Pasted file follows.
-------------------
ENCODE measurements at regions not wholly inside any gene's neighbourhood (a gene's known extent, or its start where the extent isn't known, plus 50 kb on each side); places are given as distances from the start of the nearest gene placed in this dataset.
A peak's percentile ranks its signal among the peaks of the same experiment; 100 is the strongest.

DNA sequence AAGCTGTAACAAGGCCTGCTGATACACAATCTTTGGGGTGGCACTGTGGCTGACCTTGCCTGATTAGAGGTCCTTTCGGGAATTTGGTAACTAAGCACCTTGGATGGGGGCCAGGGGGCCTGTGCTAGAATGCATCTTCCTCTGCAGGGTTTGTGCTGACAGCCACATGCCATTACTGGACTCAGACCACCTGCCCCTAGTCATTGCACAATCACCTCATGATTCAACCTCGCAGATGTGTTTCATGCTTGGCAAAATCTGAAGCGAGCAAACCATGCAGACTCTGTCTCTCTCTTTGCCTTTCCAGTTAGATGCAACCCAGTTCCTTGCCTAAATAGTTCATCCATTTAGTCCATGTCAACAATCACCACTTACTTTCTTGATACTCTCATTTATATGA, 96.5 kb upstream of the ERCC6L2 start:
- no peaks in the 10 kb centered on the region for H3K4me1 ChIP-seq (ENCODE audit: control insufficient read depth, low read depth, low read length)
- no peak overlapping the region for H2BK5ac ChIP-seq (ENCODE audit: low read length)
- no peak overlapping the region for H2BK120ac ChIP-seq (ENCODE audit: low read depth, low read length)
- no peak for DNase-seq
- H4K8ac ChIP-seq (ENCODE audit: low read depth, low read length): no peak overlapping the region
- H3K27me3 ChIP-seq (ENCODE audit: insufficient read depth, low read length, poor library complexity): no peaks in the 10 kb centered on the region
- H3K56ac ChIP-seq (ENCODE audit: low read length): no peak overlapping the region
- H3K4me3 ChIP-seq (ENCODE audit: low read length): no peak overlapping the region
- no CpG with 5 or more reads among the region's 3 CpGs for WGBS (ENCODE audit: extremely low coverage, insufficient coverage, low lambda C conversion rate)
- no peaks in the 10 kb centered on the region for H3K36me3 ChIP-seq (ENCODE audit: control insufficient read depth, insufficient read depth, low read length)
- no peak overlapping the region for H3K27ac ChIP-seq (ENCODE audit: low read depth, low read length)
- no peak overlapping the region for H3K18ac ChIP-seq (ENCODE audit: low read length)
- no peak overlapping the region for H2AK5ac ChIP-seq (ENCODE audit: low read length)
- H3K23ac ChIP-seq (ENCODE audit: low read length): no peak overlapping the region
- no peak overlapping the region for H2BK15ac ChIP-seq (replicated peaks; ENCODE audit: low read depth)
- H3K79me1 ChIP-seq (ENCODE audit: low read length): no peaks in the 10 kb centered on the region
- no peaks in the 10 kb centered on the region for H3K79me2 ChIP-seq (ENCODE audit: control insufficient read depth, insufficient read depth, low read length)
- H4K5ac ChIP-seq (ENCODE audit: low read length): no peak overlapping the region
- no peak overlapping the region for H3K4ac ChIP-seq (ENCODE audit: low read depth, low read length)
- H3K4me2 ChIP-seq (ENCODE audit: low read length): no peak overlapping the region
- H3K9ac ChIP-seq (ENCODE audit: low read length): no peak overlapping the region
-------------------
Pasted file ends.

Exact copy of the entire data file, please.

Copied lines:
ENCODE measurements at regions not wholly inside any gene's neighbourhood (a gene's known extent, or its start where the extent isn't known, plus 50 kb on each side); places are given as distances from the start of the nearest gene placed in this dataset.
A peak's percentile ranks its signal among the peaks of the same experiment; 100 is the strongest.

DNA sequence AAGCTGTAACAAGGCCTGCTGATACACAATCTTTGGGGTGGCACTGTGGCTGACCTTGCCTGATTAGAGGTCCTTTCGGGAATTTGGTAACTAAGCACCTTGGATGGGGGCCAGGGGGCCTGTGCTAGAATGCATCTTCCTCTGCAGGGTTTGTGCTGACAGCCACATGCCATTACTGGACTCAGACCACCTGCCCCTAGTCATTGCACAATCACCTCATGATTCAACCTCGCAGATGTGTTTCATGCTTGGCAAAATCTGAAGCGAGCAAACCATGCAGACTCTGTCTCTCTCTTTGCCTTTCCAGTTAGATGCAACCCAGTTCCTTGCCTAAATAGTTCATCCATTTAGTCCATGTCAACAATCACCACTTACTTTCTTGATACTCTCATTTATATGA, 96.5 kb upstream of the ERCC6L2 start:
- no peaks in the 10 kb centered on the region for H3K4me1 ChIP-seq (ENCODE audit: control insufficient read depth, low read depth, low read length)
- no peak overlapping the region for H2BK5ac ChIP-seq (ENCODE audit: low read length)
- no peak overlapping the region for H2BK120ac ChIP-seq (ENCODE audit: low read depth, low read length)
- no peak for DNase-seq
- H4K8ac ChIP-seq (ENCODE audit: low read depth, low read length): no peak overlapping the region
- H3K27me3 ChIP-seq (ENCODE audit: insufficient read depth, low read length, poor library complexity): no peaks in the 10 kb centered on the region
- H3K56ac ChIP-seq (ENCODE audit: low read length): no peak overlapping the region
- H3K4me3 ChIP-seq (ENCODE audit: low read length): no peak overlapping the region
- no CpG with 5 or more reads among the region's 3 CpGs for WGBS (ENCODE audit: extremely low coverage, insufficient coverage, low lambda C conversion rate)
- no peaks in the 10 kb centered on the region for H3K36me3 ChIP-seq (ENCODE audit: control insufficient read depth, insufficient read depth, low read length)
- no peak overlapping the region for H3K27ac ChIP-seq (ENCODE audit: low read depth, low read length)
- no peak overlapping the region for H3K18ac ChIP-seq (ENCODE audit: low read length)
- no peak overlapping the region for H2AK5ac ChIP-seq (ENCODE audit: low read length)
- H3K23ac ChIP-seq (ENCODE audit: low read length): no peak overlapping the region
- no peak overlapping the region for H2BK15ac ChIP-seq (replicated peaks; ENCODE audit: low read depth)
- H3K79me1 ChIP-seq (ENCODE audit: low read length): no peaks in the 10 kb centered on the region
- no peaks in the 10 kb centered on the region for H3K79me2 ChIP-seq (ENCODE audit: control insufficient read depth, insufficient read depth, low read length)
- H4K5ac ChIP-seq (ENCODE audit: low read length): no peak overlapping the region
- no peak overlapping the region for H3K4ac ChIP-seq (ENCODE audit: low read depth, low read length)
- H3K4me2 ChIP-seq (ENCODE audit: low read length): no peak overlapping the region
- H3K9ac ChIP-seq (ENCODE audit: low read length): no peak overlapping the region